Fiction: The year's best books reviewed

Chile, Brum, and all that jazz: an offbeat year in fiction
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The Independent Culture

The Booker judges have already been rebuked by Julian Barnes for writing superfluous newspaper columns as a means of bulking out their fees. He can relax: what follows is simply a list of the ten or so novels, picked from the 117 Man Booker submissions and many more catchment areas, that I read in 2003 with pleasure, rather than out of duty. Ominously, only two appeared on the shortlist, which is a sad comment either on my critical faculties or on those of the other judges. Naturally, I prefer to think the latter.

A Sweetheart Deal by Ben Richards, published three years ago, was a London novel of a kind rare these days: set in the antediluvian world of trades unionism, crammed with the scarred survivors of the GLC, but full of plausible characters and neat procedural tricks. I looked for more in this year's The Mermaid and the Drunks (Weidenfeld & Nicolson, £10.99) but found instead an equally welcome Chilean travelogue artfully concealed beneath a thrillerish tale of unfinished business from the Pinochet era.

Back here in the Midlands, the fuss made about Birmingham's Tindal Street Press in the wake of its first big hit, Clare Morrall's Astonishing Splashes of Colour (£7.99), rather dulled the impact of Going the Distance (£7.99), a sinewy collection of short fiction edited by Alan Beard and featuring, among others, Julia Bell and Annie Murray. Joel Lane is an alumnus of the Tindal Street Fiction Collective, out of which the publishing firm grew. Many a fragment filched at random from his second novel The Blue Mask (Serpent's Tail, £10) would be enough to convict their author of epic portentousness. "The queue on the staircase was like a line of silhouetted trees bent by the wind" runs the opening sentence. Later on the night is represented as "warm and cloudy, as if you were standing at the bottom of an unchilled glass of beer". Despite these flourishes I was hooked by Lane's doomy account of life on the gay/student West Midlands front line, its soundtrack a dismal hum of 1990s indie music.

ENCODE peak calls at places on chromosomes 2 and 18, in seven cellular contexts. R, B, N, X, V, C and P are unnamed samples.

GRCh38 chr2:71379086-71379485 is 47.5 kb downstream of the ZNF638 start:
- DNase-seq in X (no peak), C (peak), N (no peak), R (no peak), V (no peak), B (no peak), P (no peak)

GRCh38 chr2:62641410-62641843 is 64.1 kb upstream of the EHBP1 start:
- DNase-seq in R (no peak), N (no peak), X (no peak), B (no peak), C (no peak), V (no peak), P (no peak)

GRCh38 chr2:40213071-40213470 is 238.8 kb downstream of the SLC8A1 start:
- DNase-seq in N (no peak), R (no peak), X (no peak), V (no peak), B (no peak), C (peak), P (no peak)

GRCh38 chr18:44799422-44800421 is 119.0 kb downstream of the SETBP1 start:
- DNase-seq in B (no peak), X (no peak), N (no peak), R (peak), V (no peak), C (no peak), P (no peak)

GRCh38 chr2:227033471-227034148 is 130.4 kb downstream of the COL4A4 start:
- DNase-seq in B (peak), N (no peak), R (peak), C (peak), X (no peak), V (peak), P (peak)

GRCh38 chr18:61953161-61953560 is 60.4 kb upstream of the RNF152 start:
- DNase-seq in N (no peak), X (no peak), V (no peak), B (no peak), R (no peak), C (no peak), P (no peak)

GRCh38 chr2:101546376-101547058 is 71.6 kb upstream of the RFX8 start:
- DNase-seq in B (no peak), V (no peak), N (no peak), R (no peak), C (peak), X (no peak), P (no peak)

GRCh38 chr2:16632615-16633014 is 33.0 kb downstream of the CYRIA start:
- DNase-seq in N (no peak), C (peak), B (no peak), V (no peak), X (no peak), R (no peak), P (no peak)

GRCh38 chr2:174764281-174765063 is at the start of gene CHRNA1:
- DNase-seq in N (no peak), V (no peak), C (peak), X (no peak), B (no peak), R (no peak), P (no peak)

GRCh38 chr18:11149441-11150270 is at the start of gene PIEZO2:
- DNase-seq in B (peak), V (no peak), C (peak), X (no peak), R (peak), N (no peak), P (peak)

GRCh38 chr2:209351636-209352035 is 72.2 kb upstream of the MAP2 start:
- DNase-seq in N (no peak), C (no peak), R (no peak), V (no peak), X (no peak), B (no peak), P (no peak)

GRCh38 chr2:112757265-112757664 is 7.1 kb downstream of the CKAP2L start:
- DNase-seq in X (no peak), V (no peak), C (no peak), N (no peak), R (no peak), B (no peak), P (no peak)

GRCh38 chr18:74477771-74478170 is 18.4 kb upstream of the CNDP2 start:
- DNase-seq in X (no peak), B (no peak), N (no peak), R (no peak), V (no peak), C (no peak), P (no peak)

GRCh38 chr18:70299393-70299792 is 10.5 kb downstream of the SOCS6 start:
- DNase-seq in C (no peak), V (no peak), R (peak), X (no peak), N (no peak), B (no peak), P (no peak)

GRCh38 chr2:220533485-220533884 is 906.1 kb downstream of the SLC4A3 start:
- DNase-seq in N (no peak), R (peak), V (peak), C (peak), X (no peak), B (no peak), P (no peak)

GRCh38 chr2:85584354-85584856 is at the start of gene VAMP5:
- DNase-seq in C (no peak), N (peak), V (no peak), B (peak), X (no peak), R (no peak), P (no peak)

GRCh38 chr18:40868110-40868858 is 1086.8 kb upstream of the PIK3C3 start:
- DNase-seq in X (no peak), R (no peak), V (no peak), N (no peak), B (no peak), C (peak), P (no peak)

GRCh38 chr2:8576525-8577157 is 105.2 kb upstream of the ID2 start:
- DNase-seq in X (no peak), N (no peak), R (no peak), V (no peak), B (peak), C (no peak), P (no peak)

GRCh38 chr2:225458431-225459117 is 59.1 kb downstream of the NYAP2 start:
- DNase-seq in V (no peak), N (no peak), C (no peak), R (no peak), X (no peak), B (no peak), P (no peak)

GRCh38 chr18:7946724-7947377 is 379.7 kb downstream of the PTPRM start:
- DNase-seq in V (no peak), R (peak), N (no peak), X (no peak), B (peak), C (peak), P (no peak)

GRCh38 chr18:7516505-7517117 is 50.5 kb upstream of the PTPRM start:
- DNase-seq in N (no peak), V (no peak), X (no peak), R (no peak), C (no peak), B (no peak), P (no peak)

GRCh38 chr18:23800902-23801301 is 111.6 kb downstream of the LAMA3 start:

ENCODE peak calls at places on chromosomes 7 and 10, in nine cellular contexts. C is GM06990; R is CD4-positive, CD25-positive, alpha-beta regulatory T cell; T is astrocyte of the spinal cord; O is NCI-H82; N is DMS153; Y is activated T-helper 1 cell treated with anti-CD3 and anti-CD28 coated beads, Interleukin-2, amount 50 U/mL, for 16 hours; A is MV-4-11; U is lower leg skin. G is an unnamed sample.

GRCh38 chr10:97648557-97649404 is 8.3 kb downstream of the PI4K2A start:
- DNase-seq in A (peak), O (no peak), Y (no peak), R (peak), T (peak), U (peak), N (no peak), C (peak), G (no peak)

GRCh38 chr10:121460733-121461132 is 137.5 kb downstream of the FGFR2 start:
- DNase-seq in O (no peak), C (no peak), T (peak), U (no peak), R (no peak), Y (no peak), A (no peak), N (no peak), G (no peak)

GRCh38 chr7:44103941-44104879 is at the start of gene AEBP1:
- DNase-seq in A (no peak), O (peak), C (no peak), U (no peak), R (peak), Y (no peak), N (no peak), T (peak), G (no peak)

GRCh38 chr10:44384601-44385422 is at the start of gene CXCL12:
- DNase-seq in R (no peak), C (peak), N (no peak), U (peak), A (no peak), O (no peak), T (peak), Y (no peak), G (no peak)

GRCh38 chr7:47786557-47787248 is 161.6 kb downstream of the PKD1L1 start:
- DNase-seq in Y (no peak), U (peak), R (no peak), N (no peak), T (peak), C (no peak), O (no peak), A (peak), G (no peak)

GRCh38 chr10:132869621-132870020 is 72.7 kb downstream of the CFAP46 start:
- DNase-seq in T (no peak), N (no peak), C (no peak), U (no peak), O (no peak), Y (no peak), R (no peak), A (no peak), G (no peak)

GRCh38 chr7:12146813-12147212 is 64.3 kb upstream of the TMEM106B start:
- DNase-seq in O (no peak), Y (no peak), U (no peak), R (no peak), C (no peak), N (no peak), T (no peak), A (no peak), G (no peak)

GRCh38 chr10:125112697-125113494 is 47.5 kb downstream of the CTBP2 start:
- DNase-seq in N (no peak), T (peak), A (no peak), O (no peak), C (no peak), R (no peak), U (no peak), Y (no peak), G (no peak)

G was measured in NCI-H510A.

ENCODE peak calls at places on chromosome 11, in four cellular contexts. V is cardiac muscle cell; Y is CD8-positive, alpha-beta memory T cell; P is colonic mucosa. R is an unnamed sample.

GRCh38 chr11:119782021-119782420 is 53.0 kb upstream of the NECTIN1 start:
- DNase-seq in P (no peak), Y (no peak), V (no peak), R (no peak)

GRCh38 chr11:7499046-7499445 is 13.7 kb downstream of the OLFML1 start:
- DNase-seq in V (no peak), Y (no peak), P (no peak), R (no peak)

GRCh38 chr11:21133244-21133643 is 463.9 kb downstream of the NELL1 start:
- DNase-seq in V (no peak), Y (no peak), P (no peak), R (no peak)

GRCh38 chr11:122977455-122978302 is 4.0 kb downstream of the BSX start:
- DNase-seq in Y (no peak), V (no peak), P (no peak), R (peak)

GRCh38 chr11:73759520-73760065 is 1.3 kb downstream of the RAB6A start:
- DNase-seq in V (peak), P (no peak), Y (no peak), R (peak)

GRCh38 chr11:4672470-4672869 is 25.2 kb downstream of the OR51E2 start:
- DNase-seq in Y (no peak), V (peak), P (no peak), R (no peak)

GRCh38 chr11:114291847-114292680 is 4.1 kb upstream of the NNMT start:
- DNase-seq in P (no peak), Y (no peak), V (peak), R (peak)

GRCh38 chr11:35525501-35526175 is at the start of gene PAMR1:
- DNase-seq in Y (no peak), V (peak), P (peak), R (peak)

There were the usual books by undersung talents whom no amount of critical prodding ever seems able to push beneath the public gaze. One or two reviewers complained that John Murray's Jazz etc (Flambard, £8.99) was less a novel than a series of scintillating digressions. Nevertheless, this latest instalment of Murray's patented Cumbrian magic realism, in particular its Italianate version of the local dialect, cracked me up. Just as idiosyncratic was The Taxi Driver's Daughter (Viking, £12.99), Julia Darling's account of a Tyneside teenager who gets in with a bad lot after her mother is jailed for shoplifting. More idiosyncratic still was Lucy Ellmann's Dot in the Universe (Bloomsbury, £12.99), aflame with Ellmann's trademarked CAPITAL LETTERS, full of briskly comic musings on happiness in a world which DOESN'T GIVE A DAMN.

Among venerable presences still managing to produce in an age of publishers' cutbacks, I liked Francis King's The Nick of Time (Arcadia, £10.99), full of the eternal King frissons - the mysterious foreigner, the two semi-detached women beneath the single roof, the endless fastidiousness - together with a carefully applied contemporary gloss. Of the novels that at one point or another were in some kind of contention for the Man Booker - sorry, Jules - Julie Myerson's Something Might Happen (Cape, £12.99) was an eerie piece of Suffolk noir, J M Coetzee's Elizabeth Costello (Secker & Warburg, £14.99) a mesmerising study in character, and Margaret Atwood's Oryx and Crake (Bloomsbury, £16.99) an all-too-believable future shock dystopia; not, as Bryan Appleyard appeared to believe, a piece of science fiction.

My novel of the year was Carol Birch's Turn Again Home (Virago, £6.99). In the past, Birch has tended to specialised in post-hippie English bohemia, populated by put-upon women and weak, unreliable blokes. Longer and more dextrous, this was is a real departure - an epic reinvention of the Northern working-class saga, full of sharp little glances at the flow of history, but never losing sight of the painfully ordinary individual destinies at its core.